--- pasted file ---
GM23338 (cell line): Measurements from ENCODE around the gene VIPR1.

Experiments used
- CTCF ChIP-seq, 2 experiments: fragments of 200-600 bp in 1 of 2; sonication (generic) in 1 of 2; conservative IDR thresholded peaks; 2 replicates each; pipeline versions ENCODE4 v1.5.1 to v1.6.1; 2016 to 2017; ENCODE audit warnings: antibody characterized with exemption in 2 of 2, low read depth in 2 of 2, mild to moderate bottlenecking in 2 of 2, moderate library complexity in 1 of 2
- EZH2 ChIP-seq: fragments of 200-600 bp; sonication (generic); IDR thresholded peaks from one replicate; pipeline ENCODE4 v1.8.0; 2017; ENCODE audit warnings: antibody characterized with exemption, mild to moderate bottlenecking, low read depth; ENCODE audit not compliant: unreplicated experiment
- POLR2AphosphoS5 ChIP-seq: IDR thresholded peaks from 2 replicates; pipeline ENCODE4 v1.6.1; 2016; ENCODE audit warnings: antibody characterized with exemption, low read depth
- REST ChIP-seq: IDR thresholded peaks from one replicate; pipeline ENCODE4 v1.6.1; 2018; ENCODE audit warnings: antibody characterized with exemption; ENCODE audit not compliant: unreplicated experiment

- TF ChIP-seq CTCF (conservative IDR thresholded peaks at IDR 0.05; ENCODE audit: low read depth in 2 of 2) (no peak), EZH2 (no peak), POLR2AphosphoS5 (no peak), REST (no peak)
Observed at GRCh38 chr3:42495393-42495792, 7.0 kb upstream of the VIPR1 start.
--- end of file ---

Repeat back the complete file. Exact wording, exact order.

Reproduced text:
GM23338 (cell line): Measurements from ENCODE around the gene VIPR1.

Experiments used
- CTCF ChIP-seq, 2 experiments: fragments of 200-600 bp in 1 of 2; sonication (generic) in 1 of 2; conservative IDR thresholded peaks; 2 replicates each; pipeline versions ENCODE4 v1.5.1 to v1.6.1; 2016 to 2017; ENCODE audit warnings: antibody characterized with exemption in 2 of 2, low read depth in 2 of 2, mild to moderate bottlenecking in 2 of 2, moderate library complexity in 1 of 2
- EZH2 ChIP-seq: fragments of 200-600 bp; sonication (generic); IDR thresholded peaks from one replicate; pipeline ENCODE4 v1.8.0; 2017; ENCODE audit warnings: antibody characterized with exemption, mild to moderate bottlenecking, low read depth; ENCODE audit not compliant: unreplicated experiment
- POLR2AphosphoS5 ChIP-seq: IDR thresholded peaks from 2 replicates; pipeline ENCODE4 v1.6.1; 2016; ENCODE audit warnings: antibody characterized with exemption, low read depth
- REST ChIP-seq: IDR thresholded peaks from one replicate; pipeline ENCODE4 v1.6.1; 2018; ENCODE audit warnings: antibody characterized with exemption; ENCODE audit not compliant: unreplicated experiment

- TF ChIP-seq CTCF (conservative IDR thresholded peaks at IDR 0.05; ENCODE audit: low read depth in 2 of 2) (no peak), EZH2 (no peak), POLR2AphosphoS5 (no peak), REST (no peak)
Observed at GRCh38 chr3:42495393-42495792, 7.0 kb upstream of the VIPR1 start.